Whole milk, butter and cream have high levels of saturated fat.   The sugar lactose is found only in milk, forsythia flowers, and a few tropical shrubs. The enzyme needed to digest lactose, lactase, reaches its highest levels in the human small intestine after birth and then begins a slow decline unless milk is consumed regularly.  Those groups who do continue to tolerate milk, however, often have exercised great creativity in using the milk of domesticated ungulates, not only of cattle, but also sheep, goats, yaks, water buffalo, horses, reindeer and camels. India is the largest producer and consumer of cattle and buffalo milk in the world. 
|Country||Milk (liters)||Cheese (kg)||Butter (kg)|
In food use, the term milk is defined under Codex Alimentarius standards as: "the normal mammary secretion of milking animals obtained from one or more milkings without either addition to it or extraction from it, intended for consumption as liquid milk or for further processing."  This definition thereby precludes non-animal products which may resemble milk in color and texture (milk substitutes) such as soy milk, rice milk, almond milk, and coconut milk. The correct name for such products are 'soy beverage', 'rice beverage', etc.
Dairy relates to milk and milk production, e.g. dairy products.
Evolution of lactation
The mammary gland is thought to have derived from apocrine skin glands.  It has been suggested that the original function of lactation (milk production) was keeping eggs moist. Much of the argument is based on monotremes (egg-laying mammals).    The original adaptive significance of milk secretions may have been nutrition  or immunological protection.   This secretion gradually became more copious and accrued nutritional complexity over evolutionary time. 
Humans first learned to consume the milk of other mammals regularly following the domestication of animals during the Neolithic Revolution or the development of agriculture. This development occurred independently in several global locations from as early as 9000–7000 BC in Mesopotamia  to 3500–3000 BC in the Americas.  People first domesticated the most important dairy animals—cattle, sheep and goats—in Southwest Asia, although domestic cattle had been independently derived from wild aurochs populations several times since.  Initially animals were kept for meat, and archaeologist Andrew Sherratt has suggested that dairying, along with the exploitation of domestic animals for hair and labor, began much later in a separate secondary products revolution in the fourth millennium BC.  Sherratt's model is not supported by recent findings, based on the analysis of lipid residue in prehistoric pottery, that shows that dairying was practiced in the early phases of agriculture in Southwest Asia, by at least the seventh millennium BC.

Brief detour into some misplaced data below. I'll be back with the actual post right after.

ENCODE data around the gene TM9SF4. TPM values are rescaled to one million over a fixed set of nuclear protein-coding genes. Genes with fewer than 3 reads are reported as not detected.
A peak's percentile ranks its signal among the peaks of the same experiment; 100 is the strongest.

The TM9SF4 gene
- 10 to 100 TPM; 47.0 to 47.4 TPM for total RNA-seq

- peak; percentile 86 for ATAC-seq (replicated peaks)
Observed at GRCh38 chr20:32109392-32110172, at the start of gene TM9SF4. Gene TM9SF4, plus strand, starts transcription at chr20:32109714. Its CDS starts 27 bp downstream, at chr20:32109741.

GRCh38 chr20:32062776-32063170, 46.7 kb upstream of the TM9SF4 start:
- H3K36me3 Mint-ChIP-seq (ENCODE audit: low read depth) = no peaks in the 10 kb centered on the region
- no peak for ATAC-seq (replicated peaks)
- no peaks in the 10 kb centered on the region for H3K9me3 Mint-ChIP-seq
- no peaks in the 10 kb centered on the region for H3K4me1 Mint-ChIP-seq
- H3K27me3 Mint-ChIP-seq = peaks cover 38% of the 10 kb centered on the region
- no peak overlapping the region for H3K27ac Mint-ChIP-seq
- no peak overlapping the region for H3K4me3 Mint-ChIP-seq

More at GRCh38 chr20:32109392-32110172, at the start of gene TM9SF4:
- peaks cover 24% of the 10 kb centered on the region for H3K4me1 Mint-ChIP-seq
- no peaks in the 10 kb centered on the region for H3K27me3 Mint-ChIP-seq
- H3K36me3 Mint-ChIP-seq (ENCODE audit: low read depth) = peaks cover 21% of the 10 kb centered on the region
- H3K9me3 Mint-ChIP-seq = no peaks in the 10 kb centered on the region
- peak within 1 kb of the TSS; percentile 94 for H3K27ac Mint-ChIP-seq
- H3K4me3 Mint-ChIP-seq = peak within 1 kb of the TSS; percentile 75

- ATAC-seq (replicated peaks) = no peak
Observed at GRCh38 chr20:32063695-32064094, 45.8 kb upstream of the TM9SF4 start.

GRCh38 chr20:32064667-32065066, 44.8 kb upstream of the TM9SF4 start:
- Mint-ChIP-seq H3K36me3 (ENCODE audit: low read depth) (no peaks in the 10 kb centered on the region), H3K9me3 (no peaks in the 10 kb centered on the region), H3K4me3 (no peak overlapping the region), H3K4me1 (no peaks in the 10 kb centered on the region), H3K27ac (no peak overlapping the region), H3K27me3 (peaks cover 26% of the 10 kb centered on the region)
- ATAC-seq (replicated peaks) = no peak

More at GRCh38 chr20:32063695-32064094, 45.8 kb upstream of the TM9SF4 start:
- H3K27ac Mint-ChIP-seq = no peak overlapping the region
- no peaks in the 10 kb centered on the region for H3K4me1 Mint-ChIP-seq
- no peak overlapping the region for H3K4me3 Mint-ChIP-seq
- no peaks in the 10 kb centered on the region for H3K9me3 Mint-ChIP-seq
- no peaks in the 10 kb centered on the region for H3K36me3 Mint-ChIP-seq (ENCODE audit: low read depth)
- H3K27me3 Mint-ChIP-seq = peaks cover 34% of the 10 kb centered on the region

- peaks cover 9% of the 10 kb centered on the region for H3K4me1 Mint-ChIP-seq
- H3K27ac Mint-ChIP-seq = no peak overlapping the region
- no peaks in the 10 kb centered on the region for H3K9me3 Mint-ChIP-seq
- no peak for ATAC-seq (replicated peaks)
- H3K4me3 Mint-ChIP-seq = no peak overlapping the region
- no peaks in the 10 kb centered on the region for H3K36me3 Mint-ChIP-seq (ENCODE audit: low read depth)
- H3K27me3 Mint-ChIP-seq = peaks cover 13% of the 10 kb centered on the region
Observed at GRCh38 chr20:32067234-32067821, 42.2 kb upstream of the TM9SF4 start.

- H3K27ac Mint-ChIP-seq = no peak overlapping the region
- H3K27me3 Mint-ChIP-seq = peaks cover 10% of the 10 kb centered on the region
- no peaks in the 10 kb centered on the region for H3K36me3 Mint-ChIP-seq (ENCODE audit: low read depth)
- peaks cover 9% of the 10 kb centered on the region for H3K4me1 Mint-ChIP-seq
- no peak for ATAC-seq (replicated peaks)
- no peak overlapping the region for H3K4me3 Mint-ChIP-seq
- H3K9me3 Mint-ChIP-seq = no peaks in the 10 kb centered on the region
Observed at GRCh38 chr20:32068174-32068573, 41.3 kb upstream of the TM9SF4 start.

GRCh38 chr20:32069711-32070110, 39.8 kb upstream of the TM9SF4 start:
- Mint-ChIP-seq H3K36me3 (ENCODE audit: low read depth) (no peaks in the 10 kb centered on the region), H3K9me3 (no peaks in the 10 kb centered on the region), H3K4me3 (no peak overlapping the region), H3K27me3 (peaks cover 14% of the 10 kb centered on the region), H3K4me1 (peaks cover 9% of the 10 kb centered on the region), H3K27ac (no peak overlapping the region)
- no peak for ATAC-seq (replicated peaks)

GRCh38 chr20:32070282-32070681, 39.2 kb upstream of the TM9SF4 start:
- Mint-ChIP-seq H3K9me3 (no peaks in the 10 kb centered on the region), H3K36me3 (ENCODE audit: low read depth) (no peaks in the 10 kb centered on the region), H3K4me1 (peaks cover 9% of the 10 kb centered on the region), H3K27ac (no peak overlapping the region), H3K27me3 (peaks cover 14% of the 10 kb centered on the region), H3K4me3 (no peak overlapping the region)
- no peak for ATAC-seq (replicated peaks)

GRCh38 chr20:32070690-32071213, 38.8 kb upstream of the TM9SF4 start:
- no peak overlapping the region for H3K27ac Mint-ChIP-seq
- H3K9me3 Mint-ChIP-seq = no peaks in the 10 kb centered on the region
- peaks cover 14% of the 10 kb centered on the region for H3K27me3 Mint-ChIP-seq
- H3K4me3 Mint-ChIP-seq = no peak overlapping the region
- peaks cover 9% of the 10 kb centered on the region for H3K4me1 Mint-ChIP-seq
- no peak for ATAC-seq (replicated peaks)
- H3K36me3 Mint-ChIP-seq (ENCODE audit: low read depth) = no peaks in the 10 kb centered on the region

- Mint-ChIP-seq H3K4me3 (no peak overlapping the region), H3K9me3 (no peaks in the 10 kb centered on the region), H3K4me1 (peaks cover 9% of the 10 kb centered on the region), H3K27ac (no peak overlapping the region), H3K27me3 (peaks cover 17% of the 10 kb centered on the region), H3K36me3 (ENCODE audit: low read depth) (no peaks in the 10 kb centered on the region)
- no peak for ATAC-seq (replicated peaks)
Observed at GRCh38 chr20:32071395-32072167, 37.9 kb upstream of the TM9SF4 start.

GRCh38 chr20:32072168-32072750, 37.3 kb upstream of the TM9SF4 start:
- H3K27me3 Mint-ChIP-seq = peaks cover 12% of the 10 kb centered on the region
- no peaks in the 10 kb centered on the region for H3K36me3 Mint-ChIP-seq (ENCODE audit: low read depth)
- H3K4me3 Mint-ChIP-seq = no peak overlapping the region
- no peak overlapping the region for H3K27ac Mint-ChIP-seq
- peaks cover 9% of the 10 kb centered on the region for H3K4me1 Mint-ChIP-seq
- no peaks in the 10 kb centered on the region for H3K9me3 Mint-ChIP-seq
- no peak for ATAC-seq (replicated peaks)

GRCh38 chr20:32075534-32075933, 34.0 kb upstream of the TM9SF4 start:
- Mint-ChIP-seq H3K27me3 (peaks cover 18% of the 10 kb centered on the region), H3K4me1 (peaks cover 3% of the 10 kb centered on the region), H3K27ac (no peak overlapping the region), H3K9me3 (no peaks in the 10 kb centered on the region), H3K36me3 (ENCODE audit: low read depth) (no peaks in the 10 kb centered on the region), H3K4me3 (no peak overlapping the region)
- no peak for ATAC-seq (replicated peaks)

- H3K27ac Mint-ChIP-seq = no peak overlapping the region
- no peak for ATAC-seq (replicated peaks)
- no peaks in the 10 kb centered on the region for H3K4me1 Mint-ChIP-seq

From Southwest Asia domestic dairy animals spread to Europe (beginning around 7000 BC but did not reach Britain and Scandinavia until after 4000 BC),  and South Asia (7000–5500 BC).  The first farmers in central Europe  and Britain  milked their animals. Pastoral and pastoral nomadic economies, which rely predominantly or exclusively on domestic animals and their products rather than crop farming, were developed as European farmers moved into the Pontic-Caspian steppe in the fourth millennium BC, and subsequently spread across much of the Eurasian steppe.  Sheep and goats were introduced to Africa from Southwest Asia, but African cattle may have been independently domesticated around 7000–6000 BC.  Camels, domesticated in central Arabia in the fourth millennium BC, have also been used as dairy animals in North Africa and the Arabian Peninsula.  The earliest Egyptian records of burn treatments describe burn dressings using milk from mothers of male babies.  In the rest of the world (i.e., East and Southeast Asia, the Americas and Australia) milk and dairy products were historically not a large part of the diet, either because they remained populated by hunter-gatherers who did not keep animals or the local agricultural economies did not include domesticated dairy species. Milk consumption became common in these regions comparatively recently, as a consequence of European colonialism and political domination over much of the world in the last 500 years.